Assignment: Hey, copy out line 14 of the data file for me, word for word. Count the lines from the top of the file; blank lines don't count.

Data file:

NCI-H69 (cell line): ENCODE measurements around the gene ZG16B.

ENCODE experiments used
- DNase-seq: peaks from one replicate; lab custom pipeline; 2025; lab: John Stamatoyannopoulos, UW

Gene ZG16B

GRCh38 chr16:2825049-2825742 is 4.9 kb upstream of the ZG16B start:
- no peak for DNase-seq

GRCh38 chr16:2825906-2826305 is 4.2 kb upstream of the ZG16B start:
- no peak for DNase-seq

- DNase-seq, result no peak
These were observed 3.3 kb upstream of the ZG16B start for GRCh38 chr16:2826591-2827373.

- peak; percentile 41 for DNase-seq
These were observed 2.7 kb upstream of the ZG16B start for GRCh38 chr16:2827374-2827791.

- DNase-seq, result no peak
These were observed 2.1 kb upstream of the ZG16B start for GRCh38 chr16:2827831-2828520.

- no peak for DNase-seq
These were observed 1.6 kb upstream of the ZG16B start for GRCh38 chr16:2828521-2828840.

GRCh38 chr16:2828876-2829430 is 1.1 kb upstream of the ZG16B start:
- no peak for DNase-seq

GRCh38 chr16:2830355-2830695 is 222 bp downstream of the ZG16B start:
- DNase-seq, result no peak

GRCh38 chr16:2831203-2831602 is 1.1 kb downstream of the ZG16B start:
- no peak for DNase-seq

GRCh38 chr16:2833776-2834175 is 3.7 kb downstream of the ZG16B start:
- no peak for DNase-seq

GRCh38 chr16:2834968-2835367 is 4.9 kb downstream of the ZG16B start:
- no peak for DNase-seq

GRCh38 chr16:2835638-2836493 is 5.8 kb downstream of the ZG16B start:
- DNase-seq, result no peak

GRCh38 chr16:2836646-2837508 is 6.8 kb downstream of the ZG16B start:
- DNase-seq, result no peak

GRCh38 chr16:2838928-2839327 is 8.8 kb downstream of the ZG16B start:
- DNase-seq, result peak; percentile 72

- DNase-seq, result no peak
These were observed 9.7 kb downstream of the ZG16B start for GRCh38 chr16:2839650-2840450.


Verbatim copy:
These were observed 2.1 kb upstream of the ZG16B start for GRCh38 chr16:2827831-2828520.